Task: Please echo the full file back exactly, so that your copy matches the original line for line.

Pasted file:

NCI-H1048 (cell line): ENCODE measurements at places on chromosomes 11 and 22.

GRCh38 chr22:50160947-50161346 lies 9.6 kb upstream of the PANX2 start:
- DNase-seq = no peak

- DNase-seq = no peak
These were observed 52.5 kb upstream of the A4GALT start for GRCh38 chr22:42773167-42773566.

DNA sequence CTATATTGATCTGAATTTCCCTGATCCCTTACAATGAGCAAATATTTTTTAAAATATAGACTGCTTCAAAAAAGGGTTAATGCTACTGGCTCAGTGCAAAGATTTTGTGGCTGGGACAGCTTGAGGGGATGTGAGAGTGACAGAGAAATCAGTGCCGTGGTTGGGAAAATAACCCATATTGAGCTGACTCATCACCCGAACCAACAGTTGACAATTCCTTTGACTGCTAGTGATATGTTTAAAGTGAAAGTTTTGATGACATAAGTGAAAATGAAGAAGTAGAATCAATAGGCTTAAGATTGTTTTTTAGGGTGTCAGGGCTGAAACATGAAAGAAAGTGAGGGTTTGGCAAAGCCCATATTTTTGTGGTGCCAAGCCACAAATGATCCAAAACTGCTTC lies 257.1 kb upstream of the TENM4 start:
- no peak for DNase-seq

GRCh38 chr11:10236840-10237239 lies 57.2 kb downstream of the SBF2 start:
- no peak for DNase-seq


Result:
NCI-H1048 (cell line): ENCODE measurements at places on chromosomes 11 and 22.

GRCh38 chr22:50160947-50161346 lies 9.6 kb upstream of the PANX2 start:
- DNase-seq = no peak

- DNase-seq = no peak
These were observed 52.5 kb upstream of the A4GALT start for GRCh38 chr22:42773167-42773566.

DNA sequence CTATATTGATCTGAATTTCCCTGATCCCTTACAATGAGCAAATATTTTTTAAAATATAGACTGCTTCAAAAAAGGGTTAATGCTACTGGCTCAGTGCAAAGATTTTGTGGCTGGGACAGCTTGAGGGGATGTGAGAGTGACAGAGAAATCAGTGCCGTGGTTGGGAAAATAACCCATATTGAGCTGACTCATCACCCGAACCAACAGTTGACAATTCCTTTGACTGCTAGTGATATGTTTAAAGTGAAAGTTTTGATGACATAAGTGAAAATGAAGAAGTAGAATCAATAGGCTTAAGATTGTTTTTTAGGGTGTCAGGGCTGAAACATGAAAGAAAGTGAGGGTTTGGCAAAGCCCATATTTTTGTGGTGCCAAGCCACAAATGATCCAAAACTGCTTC lies 257.1 kb upstream of the TENM4 start:
- no peak for DNase-seq

GRCh38 chr11:10236840-10237239 lies 57.2 kb downstream of the SBF2 start:
- no peak for DNase-seq